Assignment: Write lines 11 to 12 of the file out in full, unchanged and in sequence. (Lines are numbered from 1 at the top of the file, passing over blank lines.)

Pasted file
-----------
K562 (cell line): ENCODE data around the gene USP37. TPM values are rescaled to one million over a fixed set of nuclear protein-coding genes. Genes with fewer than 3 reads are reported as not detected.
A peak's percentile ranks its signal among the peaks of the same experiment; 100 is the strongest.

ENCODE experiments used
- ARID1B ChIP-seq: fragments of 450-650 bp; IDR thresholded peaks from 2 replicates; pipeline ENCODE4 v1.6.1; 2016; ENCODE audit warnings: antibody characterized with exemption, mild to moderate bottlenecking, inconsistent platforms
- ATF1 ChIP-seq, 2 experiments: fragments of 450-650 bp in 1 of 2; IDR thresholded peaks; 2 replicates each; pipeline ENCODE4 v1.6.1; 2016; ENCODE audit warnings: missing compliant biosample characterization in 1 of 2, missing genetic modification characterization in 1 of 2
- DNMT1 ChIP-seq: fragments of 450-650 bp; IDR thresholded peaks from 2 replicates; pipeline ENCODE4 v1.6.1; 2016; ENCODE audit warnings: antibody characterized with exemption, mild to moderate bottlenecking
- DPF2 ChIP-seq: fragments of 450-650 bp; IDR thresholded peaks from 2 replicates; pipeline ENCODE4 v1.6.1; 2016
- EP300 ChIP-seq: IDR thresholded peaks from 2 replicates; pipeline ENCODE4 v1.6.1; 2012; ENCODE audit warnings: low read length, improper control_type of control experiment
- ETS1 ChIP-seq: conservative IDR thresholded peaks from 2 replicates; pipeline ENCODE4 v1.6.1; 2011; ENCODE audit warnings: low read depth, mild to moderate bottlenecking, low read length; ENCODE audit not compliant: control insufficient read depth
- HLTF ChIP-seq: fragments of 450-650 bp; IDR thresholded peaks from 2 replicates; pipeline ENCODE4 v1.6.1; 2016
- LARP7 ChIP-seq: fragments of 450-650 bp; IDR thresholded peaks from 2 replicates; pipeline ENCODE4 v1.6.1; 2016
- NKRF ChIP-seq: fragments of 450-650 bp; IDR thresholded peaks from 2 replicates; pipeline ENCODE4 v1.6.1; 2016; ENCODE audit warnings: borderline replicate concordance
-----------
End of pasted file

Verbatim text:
- LARP7 ChIP-seq: fragments of 450-650 bp; IDR thresholded peaks from 2 replicates; pipeline ENCODE4 v1.6.1; 2016
- NKRF ChIP-seq: fragments of 450-650 bp; IDR thresholded peaks from 2 replicates; pipeline ENCODE4 v1.6.1; 2016; ENCODE audit warnings: borderline replicate concordance